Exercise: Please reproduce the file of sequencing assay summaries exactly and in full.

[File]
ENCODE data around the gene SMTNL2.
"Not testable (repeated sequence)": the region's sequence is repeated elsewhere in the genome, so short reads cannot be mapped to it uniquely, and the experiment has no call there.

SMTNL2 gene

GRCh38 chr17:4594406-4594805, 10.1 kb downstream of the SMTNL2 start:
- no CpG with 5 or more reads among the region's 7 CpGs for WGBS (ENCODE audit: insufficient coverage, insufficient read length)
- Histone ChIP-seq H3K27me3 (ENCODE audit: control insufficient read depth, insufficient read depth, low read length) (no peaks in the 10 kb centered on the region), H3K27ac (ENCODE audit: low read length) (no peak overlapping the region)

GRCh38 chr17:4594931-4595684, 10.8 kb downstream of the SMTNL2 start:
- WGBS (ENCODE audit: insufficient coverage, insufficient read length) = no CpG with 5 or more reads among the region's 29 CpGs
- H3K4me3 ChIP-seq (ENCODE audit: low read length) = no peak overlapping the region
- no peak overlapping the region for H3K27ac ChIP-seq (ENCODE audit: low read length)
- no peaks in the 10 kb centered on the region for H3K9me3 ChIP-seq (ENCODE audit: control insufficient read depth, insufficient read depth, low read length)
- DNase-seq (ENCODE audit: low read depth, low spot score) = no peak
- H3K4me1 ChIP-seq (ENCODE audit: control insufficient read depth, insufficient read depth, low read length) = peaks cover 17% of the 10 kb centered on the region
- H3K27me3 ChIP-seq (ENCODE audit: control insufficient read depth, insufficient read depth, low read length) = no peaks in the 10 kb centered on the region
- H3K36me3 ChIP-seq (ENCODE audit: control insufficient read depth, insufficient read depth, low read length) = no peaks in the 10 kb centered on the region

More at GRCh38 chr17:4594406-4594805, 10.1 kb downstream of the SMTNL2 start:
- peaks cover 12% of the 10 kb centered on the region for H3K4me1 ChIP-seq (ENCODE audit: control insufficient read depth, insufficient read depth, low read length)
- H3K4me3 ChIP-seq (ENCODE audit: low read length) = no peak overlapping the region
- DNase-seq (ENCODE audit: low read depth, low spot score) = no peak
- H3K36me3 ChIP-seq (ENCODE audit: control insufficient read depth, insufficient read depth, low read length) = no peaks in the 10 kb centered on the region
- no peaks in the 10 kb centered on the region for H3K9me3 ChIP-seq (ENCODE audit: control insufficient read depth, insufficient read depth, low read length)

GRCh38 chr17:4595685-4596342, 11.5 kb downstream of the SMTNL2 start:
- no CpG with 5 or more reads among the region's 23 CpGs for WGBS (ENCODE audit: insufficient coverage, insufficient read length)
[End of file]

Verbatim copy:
ENCODE data around the gene SMTNL2.
"Not testable (repeated sequence)": the region's sequence is repeated elsewhere in the genome, so short reads cannot be mapped to it uniquely, and the experiment has no call there.

SMTNL2 gene

GRCh38 chr17:4594406-4594805, 10.1 kb downstream of the SMTNL2 start:
- no CpG with 5 or more reads among the region's 7 CpGs for WGBS (ENCODE audit: insufficient coverage, insufficient read length)
- Histone ChIP-seq H3K27me3 (ENCODE audit: control insufficient read depth, insufficient read depth, low read length) (no peaks in the 10 kb centered on the region), H3K27ac (ENCODE audit: low read length) (no peak overlapping the region)

GRCh38 chr17:4594931-4595684, 10.8 kb downstream of the SMTNL2 start:
- WGBS (ENCODE audit: insufficient coverage, insufficient read length) = no CpG with 5 or more reads among the region's 29 CpGs
- H3K4me3 ChIP-seq (ENCODE audit: low read length) = no peak overlapping the region
- no peak overlapping the region for H3K27ac ChIP-seq (ENCODE audit: low read length)
- no peaks in the 10 kb centered on the region for H3K9me3 ChIP-seq (ENCODE audit: control insufficient read depth, insufficient read depth, low read length)
- DNase-seq (ENCODE audit: low read depth, low spot score) = no peak
- H3K4me1 ChIP-seq (ENCODE audit: control insufficient read depth, insufficient read depth, low read length) = peaks cover 17% of the 10 kb centered on the region
- H3K27me3 ChIP-seq (ENCODE audit: control insufficient read depth, insufficient read depth, low read length) = no peaks in the 10 kb centered on the region
- H3K36me3 ChIP-seq (ENCODE audit: control insufficient read depth, insufficient read depth, low read length) = no peaks in the 10 kb centered on the region

More at GRCh38 chr17:4594406-4594805, 10.1 kb downstream of the SMTNL2 start:
- peaks cover 12% of the 10 kb centered on the region for H3K4me1 ChIP-seq (ENCODE audit: control insufficient read depth, insufficient read depth, low read length)
- H3K4me3 ChIP-seq (ENCODE audit: low read length) = no peak overlapping the region
- DNase-seq (ENCODE audit: low read depth, low spot score) = no peak
- H3K36me3 ChIP-seq (ENCODE audit: control insufficient read depth, insufficient read depth, low read length) = no peaks in the 10 kb centered on the region
- no peaks in the 10 kb centered on the region for H3K9me3 ChIP-seq (ENCODE audit: control insufficient read depth, insufficient read depth, low read length)

GRCh38 chr17:4595685-4596342, 11.5 kb downstream of the SMTNL2 start:
- no CpG with 5 or more reads among the region's 23 CpGs for WGBS (ENCODE audit: insufficient coverage, insufficient read length)